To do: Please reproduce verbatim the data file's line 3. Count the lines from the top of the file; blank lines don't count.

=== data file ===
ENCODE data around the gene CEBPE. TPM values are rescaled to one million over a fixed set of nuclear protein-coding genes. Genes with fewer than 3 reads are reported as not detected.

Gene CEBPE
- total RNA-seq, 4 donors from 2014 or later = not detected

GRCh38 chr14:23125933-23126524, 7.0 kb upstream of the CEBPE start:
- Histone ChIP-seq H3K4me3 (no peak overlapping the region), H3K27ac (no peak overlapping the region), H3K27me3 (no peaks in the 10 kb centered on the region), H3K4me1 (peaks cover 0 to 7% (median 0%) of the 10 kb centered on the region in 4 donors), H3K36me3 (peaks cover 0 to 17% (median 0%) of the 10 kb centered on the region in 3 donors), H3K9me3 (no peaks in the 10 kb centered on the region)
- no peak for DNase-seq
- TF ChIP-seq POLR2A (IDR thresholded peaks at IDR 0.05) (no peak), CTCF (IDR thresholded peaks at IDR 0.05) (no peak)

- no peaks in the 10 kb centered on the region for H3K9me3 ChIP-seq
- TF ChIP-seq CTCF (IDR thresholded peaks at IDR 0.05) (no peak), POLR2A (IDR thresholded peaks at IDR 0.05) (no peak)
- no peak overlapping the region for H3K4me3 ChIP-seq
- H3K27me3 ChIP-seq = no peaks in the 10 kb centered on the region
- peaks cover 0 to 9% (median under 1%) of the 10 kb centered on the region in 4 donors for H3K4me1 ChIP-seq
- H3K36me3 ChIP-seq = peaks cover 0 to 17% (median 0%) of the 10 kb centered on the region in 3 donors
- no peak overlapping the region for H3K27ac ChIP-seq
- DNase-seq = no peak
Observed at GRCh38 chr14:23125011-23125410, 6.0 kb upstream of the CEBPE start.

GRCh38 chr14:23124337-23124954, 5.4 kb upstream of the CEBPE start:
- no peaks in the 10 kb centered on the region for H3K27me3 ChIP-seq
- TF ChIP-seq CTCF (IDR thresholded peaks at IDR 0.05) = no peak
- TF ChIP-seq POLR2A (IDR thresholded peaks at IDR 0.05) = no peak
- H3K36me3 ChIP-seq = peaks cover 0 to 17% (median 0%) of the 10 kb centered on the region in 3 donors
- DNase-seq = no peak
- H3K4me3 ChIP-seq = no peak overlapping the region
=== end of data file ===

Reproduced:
- total RNA-seq, 4 donors from 2014 or later = not detected